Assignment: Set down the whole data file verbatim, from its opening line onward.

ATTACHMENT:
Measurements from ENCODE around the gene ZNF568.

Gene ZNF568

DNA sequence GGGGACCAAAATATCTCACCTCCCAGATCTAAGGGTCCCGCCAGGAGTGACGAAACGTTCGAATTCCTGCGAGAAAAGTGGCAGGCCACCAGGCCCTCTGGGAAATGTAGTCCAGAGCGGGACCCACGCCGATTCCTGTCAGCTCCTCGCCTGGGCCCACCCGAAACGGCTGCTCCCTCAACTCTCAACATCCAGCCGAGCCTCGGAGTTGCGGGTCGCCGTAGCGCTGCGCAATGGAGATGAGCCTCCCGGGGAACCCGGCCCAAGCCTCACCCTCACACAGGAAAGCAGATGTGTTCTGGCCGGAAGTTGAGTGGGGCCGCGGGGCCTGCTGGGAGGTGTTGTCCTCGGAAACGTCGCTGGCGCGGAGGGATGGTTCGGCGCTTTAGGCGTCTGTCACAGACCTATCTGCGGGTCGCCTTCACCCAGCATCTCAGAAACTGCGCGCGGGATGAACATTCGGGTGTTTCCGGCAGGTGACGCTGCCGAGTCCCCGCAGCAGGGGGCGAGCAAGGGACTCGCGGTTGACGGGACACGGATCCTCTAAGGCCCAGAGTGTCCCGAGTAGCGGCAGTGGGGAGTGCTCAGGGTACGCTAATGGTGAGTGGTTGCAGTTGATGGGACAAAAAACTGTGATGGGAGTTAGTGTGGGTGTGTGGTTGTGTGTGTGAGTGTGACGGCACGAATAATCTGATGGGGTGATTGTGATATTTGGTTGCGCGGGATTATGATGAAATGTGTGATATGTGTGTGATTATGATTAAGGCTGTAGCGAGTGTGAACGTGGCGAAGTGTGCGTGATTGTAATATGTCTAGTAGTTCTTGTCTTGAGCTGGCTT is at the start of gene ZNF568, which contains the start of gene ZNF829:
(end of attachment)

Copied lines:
Measurements from ENCODE around the gene ZNF568.

Gene ZNF568

DNA sequence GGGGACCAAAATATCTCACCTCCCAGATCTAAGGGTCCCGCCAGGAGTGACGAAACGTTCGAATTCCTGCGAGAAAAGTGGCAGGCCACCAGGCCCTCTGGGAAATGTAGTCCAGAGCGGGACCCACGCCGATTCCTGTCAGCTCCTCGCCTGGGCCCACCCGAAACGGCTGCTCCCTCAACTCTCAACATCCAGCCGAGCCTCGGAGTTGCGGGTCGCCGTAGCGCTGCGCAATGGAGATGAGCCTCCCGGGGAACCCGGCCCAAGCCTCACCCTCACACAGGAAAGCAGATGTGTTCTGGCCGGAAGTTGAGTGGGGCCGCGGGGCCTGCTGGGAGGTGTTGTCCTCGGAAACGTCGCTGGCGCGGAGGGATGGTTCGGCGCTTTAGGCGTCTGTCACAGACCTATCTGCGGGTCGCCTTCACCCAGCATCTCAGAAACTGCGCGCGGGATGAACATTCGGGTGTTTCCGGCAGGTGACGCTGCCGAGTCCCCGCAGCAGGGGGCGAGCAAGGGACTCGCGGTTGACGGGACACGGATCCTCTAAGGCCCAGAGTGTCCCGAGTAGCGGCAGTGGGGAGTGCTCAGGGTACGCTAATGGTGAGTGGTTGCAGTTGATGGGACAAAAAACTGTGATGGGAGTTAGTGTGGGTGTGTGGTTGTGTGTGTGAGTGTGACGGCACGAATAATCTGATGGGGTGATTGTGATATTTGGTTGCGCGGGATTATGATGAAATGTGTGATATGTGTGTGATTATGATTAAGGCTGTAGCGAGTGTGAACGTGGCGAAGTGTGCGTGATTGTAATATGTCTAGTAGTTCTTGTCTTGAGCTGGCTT is at the start of gene ZNF568, which contains the start of gene ZNF829: